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Apparently taking que from Israeli policy to implant Jewish settlements in the occupied Palestinian territory, Indian Prime Minister Narendra Modi’s government Monday (August 5) revoked the special status of Jammu Kashmir under articles 35A and 370 of the constitution which forbid Indians from outside the region from buying land or permanently settling in the Muslim-majority territory.By repealing Article 370 of the constitution, people from the rest of India will now have the right to acquire property in Kashmir and settle there permanently.

Article 35A of India’s constitution permits the Kashmir legislature to define permanent residents of the region. The Article forbids Indians from outside the state from permanently settling, buying land, holding local government jobs or winning education scholarships in the region.

The article also bars female residents of Kashmir from property rights in the event that they marry a person from outside the state. The provision also extends to such women’s children.

Kashmiris as well as critics of India’s Hindu nationalist-led government see the move as an attempt to dilute the demographics of Muslim-majority Kashmir with Hindu settlers.

Article 370 had also limited the power of the Indian parliament to impose laws in the state, apart from matters of defense, foreign affairs and communications.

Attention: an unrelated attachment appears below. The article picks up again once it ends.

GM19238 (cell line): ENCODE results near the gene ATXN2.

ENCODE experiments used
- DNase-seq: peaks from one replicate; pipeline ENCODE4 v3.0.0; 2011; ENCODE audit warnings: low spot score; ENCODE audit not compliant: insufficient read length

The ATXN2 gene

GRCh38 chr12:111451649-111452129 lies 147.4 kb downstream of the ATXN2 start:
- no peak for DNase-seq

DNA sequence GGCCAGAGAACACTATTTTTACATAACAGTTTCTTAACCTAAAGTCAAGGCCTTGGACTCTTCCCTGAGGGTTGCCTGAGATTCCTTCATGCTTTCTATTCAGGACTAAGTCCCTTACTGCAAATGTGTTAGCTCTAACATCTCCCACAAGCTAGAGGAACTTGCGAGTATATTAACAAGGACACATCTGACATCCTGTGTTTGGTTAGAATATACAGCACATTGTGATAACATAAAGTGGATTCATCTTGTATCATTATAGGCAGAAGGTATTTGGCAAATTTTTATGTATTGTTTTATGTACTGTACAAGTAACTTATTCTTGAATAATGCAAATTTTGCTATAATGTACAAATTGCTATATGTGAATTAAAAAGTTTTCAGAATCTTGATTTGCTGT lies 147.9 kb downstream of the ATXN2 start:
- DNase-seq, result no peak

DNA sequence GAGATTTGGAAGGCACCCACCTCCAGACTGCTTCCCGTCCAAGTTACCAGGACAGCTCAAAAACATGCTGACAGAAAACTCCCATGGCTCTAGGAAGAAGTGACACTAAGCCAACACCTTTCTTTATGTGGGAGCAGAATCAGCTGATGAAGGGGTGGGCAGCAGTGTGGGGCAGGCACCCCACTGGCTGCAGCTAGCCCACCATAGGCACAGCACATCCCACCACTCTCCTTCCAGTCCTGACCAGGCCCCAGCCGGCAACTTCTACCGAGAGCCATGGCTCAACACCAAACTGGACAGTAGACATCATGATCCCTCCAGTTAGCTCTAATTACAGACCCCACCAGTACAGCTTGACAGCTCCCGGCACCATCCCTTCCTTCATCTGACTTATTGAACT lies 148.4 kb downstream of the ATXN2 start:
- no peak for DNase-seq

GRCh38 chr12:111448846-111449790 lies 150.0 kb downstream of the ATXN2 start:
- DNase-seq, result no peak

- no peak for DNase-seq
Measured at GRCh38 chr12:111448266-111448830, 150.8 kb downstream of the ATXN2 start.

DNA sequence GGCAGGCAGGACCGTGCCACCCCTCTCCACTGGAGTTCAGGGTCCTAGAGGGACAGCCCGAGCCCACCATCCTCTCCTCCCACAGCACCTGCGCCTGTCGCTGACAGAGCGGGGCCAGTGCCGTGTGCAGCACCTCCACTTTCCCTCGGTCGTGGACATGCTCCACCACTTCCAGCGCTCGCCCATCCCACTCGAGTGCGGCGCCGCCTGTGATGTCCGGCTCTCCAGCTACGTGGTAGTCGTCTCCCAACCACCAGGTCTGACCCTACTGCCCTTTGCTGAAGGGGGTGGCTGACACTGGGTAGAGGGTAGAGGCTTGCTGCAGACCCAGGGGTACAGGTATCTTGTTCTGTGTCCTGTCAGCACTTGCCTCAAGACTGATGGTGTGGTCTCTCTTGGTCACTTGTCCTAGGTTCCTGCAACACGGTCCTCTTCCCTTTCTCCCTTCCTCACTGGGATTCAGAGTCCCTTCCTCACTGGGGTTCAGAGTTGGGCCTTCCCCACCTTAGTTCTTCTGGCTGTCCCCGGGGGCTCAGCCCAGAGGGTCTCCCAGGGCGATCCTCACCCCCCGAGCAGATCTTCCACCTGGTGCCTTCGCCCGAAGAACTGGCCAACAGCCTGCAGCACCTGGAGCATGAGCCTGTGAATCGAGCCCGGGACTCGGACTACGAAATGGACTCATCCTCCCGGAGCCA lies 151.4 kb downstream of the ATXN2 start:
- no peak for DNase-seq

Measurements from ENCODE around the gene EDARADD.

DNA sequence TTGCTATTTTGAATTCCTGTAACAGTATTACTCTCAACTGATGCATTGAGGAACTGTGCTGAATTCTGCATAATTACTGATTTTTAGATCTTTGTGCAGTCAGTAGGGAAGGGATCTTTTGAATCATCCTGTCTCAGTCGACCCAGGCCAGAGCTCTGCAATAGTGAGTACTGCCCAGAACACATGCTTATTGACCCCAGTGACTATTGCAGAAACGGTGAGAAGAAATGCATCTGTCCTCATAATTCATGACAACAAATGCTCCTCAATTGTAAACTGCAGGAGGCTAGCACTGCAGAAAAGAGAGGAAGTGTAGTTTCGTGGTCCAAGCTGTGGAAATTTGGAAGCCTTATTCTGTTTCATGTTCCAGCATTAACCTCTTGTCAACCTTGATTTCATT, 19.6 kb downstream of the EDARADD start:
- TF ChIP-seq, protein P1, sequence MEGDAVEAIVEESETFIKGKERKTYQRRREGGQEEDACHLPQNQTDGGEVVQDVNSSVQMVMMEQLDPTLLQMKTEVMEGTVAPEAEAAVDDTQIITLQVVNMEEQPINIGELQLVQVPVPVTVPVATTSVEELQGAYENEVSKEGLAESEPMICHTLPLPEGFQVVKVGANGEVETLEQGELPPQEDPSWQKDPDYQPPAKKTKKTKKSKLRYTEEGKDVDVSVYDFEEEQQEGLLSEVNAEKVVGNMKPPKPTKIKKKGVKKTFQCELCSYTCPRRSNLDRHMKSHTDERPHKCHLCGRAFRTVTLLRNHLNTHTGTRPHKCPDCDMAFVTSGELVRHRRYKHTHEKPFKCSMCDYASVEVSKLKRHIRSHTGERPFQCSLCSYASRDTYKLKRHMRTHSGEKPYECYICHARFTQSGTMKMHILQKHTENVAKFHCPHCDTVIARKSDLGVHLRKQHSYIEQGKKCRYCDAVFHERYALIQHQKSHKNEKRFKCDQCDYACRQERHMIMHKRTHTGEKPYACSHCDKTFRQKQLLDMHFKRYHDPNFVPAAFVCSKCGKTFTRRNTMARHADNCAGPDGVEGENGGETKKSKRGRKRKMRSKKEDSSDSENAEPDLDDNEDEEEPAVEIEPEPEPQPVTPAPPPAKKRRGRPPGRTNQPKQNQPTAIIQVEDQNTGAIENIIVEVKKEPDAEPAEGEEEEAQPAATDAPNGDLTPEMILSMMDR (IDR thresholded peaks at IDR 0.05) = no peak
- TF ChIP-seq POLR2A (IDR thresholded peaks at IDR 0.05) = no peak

Home Minister Amit Shah also moved a bill in parliament  to bifurcate the state into two union territories – Jammu Kashmir as one and Himalayan Ladakh region as the other – directly ruled by New Delhi.

The constitutional provisions revoked on Monday were introduced decades ago and included reserved government jobs and college placements for residents, in an effort to keep the state from being overrun by people from the rest of India.

Amit Shah said Article 370 was used as “vote bank politics” and the earlier governments lacked the political will to revoke it. “But the Modi government has the political will and we are not bothered about vote bank politics,” Shah said.

It’s the beginning of disintegration of India, says Chidambaram

Senior Congress leader and ex Indian Home Minister P. Chidamabaram, said the Govt move of scrapping Article 370 was “the beginning of the disintegration of India if the current Govt continues to be in charge.”

Monday was the worst day in the constitutional history and “the idea of India as a union of States is in grave danger,” he was quoted by The Hindu as saying.